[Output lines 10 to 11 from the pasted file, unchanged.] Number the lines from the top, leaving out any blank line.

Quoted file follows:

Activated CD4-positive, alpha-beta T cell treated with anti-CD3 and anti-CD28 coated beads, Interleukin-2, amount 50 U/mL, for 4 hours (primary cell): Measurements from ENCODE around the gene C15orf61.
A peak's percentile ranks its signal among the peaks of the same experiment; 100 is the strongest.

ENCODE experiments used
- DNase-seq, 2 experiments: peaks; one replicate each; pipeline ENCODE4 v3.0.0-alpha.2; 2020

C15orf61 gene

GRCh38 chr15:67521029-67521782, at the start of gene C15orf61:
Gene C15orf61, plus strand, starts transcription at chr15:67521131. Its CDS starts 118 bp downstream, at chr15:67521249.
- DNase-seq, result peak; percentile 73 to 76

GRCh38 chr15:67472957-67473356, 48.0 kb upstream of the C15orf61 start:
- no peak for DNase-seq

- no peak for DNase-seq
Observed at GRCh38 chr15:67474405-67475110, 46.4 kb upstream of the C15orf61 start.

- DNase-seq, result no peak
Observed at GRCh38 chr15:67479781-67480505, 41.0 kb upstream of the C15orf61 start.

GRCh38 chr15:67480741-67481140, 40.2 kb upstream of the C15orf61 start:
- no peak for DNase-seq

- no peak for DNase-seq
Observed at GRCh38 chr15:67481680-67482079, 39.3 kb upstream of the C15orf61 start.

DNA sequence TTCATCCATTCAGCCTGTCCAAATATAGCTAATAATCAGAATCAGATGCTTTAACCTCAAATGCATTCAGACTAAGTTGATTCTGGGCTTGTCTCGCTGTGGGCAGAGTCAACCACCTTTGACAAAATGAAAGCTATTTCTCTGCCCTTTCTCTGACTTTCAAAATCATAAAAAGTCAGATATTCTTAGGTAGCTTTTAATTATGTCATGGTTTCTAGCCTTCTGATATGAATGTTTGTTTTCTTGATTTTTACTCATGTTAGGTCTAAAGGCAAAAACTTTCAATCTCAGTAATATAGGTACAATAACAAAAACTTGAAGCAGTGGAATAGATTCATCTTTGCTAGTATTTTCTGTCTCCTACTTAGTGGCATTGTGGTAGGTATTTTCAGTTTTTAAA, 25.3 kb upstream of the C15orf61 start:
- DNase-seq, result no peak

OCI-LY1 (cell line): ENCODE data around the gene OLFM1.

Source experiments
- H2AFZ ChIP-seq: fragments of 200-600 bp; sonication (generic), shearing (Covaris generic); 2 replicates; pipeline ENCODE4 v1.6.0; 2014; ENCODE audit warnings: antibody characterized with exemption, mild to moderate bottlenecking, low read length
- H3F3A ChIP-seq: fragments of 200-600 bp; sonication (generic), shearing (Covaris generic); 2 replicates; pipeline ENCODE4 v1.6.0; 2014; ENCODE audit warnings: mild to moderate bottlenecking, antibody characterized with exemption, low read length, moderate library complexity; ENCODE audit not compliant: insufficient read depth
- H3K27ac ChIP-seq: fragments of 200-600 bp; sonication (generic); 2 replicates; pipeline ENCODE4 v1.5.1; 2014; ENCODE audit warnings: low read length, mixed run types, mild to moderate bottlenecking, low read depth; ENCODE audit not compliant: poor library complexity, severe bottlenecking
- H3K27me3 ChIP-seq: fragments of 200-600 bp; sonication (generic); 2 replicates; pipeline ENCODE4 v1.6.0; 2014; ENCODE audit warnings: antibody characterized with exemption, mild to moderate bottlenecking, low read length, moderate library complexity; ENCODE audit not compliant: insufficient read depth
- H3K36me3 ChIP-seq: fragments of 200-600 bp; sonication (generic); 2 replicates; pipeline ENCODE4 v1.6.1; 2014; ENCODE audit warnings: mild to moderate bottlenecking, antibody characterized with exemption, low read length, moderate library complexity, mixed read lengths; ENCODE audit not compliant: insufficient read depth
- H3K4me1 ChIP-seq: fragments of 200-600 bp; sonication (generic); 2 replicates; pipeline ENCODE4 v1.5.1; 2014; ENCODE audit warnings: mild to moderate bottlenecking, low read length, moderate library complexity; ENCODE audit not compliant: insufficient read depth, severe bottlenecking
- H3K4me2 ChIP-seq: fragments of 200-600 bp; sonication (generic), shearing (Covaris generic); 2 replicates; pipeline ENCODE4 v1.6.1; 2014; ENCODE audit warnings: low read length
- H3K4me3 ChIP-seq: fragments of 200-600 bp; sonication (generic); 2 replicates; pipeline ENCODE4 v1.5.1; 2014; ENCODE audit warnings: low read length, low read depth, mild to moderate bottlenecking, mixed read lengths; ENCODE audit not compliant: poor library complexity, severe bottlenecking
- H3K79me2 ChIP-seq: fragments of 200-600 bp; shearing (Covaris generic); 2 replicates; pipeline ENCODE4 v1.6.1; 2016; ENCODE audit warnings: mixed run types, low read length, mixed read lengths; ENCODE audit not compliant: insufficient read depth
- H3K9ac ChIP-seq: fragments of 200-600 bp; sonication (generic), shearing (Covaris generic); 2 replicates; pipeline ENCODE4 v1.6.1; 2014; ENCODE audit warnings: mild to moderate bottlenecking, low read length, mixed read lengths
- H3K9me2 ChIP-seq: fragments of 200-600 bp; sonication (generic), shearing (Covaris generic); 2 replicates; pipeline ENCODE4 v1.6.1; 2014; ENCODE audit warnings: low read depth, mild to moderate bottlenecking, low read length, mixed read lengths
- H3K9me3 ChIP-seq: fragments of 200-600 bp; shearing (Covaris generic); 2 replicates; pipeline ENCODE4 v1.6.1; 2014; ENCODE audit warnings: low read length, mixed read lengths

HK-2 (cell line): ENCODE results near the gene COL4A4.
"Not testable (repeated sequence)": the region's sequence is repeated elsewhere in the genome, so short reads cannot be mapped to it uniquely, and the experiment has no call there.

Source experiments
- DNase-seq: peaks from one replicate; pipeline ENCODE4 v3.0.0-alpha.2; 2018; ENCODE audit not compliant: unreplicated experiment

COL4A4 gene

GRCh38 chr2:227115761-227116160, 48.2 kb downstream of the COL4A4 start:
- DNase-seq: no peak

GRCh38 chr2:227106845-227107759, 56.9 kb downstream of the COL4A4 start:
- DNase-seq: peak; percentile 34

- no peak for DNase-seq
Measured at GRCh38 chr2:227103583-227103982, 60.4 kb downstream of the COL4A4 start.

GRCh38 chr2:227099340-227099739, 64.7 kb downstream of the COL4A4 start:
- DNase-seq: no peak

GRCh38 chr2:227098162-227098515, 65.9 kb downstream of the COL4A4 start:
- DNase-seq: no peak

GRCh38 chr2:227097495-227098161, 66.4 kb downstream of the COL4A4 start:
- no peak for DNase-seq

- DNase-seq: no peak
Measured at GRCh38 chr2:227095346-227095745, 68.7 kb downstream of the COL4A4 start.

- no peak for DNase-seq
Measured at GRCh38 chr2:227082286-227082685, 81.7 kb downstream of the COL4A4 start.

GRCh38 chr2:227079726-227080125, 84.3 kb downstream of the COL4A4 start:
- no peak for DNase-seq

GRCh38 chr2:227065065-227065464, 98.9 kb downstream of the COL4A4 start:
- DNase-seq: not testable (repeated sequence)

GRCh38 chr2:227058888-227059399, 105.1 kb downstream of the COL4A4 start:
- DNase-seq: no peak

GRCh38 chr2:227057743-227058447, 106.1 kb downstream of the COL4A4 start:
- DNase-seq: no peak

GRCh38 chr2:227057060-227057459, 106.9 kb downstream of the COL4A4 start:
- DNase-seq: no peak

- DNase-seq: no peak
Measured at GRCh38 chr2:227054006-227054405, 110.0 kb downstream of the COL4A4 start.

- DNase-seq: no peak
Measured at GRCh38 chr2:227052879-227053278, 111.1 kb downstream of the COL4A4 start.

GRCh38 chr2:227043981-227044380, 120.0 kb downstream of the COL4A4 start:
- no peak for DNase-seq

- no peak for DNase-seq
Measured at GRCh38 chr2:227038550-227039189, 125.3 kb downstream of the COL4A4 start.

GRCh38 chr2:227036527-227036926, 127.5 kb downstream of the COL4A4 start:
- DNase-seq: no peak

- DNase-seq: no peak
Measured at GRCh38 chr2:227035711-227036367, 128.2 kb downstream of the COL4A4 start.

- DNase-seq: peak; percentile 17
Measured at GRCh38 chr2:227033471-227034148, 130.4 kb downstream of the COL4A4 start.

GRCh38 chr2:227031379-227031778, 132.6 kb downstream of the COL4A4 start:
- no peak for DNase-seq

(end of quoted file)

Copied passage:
- no peak for DNase-seq

- no peak for DNase-seq